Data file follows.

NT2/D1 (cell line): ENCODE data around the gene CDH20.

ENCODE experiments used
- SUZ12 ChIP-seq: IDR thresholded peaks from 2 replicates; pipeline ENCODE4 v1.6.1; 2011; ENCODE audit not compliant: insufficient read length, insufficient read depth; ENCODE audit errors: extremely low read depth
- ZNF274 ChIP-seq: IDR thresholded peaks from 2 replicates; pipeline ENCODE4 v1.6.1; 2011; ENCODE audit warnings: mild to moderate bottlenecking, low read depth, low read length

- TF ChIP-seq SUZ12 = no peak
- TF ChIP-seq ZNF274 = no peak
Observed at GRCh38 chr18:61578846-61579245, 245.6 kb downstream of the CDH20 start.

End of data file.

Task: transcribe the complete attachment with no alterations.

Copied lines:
NT2/D1 (cell line): ENCODE data around the gene CDH20.

ENCODE experiments used
- SUZ12 ChIP-seq: IDR thresholded peaks from 2 replicates; pipeline ENCODE4 v1.6.1; 2011; ENCODE audit not compliant: insufficient read length, insufficient read depth; ENCODE audit errors: extremely low read depth
- ZNF274 ChIP-seq: IDR thresholded peaks from 2 replicates; pipeline ENCODE4 v1.6.1; 2011; ENCODE audit warnings: mild to moderate bottlenecking, low read depth, low read length

- TF ChIP-seq SUZ12 = no peak
- TF ChIP-seq ZNF274 = no peak
Observed at GRCh38 chr18:61578846-61579245, 245.6 kb downstream of the CDH20 start.